Sunbathing is more dangerous than driving a car, as more people are dying from skin cancer every year than lose their lives in traffic accidents.
More women are dying from the disease than men. Experts blame the rise on women using tanning beds, which studies have shown are hotter than the midday Mediterranean sun.
Dr Walayat Hussain, Consultant Dermatologist and head of skin cancer at Leeds Teaching Hospitals NHS Trust said, "As a skin cancer specialist, the biggest worry is that the rates of skin cancer are on the increase and the largest contributor to this is UV exposure."
One of the greatest risk factors for those under the age of 35 for developing the most serious type of skin cancer, melanoma, is exposure to these rays from UV tanning devices (sunbeds).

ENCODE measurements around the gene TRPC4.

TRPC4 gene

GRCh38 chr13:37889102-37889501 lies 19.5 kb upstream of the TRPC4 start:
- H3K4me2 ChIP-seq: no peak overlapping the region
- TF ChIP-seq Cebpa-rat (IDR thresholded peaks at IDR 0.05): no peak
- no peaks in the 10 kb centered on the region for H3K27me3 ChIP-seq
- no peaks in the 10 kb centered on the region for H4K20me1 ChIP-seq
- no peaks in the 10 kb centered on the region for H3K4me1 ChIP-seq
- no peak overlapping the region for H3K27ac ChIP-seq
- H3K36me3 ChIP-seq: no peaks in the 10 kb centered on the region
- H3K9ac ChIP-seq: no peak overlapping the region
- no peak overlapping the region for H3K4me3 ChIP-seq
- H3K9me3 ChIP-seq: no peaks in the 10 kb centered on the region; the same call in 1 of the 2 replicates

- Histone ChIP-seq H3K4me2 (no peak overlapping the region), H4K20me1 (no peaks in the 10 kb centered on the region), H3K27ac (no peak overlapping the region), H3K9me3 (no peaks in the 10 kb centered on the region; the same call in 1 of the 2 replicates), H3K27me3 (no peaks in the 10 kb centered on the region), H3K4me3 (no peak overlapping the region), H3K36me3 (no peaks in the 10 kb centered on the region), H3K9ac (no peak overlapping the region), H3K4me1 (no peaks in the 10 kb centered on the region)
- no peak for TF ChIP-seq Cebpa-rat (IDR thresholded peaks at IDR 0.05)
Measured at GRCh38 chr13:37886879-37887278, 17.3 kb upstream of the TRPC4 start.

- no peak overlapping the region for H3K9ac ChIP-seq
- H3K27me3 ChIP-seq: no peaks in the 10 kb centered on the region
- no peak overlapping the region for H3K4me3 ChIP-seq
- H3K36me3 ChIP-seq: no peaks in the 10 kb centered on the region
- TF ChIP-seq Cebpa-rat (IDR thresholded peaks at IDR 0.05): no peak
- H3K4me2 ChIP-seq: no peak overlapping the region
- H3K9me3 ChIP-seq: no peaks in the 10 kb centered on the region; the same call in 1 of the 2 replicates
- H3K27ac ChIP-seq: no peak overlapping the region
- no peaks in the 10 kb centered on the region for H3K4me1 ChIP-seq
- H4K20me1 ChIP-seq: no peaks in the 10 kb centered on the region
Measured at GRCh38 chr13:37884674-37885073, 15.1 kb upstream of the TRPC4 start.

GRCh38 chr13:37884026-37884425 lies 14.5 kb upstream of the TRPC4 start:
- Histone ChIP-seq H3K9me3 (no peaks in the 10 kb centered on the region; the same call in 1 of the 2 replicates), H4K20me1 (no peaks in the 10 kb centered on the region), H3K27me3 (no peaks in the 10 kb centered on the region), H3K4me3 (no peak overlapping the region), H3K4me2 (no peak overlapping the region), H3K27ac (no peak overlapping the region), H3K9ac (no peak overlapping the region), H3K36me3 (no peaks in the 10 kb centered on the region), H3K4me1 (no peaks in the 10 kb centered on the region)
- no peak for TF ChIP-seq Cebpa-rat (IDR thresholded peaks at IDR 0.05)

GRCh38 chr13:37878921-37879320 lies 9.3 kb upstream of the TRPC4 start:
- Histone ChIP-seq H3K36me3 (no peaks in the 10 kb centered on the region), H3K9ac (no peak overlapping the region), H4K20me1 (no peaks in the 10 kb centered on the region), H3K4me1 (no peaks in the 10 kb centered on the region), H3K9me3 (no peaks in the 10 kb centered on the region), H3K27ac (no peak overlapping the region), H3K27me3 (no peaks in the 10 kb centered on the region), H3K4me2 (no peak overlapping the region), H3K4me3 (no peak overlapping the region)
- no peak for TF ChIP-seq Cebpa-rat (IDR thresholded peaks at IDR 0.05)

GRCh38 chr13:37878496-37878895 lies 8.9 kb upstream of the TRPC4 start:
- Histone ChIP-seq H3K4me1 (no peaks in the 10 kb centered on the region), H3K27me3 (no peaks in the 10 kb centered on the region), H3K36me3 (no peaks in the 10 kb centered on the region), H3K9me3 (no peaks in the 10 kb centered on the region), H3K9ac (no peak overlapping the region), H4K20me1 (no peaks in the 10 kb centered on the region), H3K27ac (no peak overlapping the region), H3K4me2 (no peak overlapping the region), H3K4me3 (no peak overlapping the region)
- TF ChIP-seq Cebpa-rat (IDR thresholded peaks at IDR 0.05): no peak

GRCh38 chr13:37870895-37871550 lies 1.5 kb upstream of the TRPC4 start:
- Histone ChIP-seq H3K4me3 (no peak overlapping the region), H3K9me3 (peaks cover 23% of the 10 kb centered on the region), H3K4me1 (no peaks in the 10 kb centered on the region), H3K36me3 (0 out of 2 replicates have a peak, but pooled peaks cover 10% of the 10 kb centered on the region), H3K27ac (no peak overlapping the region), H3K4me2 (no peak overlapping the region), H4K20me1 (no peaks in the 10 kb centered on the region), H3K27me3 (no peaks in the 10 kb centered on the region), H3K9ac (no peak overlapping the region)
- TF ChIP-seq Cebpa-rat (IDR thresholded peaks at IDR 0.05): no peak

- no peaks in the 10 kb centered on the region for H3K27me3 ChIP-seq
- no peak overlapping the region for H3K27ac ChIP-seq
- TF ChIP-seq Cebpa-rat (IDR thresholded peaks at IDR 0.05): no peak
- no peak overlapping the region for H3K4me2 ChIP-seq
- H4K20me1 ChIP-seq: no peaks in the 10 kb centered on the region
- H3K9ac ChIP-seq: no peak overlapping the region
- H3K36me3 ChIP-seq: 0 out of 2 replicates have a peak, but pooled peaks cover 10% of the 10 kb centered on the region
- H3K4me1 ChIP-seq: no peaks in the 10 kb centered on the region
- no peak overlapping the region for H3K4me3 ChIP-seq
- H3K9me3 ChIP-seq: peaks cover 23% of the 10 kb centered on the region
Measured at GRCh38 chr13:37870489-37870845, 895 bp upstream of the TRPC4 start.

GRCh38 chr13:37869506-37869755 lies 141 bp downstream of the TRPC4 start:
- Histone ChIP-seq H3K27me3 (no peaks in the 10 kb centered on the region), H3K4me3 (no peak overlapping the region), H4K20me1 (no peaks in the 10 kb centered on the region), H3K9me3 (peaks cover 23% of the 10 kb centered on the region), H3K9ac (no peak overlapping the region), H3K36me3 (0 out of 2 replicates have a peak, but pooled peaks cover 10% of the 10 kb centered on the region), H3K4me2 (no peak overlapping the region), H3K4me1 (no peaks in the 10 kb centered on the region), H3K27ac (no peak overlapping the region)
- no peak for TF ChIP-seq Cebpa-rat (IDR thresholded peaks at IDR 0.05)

In 2012 there were 25% more deaths from skin cancers than road accidents.
In the UK there are 2,148 annual skin cancer deaths from melanomas, skin cancers that can spread to other organs in the body compared to the 1,713 people who died in road traffic deaths.
An estimated 86% of skin cancer cases are caused by exposure to ultra violet radiation, according to Cancer Research UK research.
One indoor tanning session can increase a person's risk of developing squamous cell carcinoma, abnormal growth of cells in squamous cells, which are in the upper layers of skin, by 67 percent.
It can increase their risk of developing basal cell carcinoma, growths in the skin's basal cells, which line the deepest layer of the epidermis by 29 percent.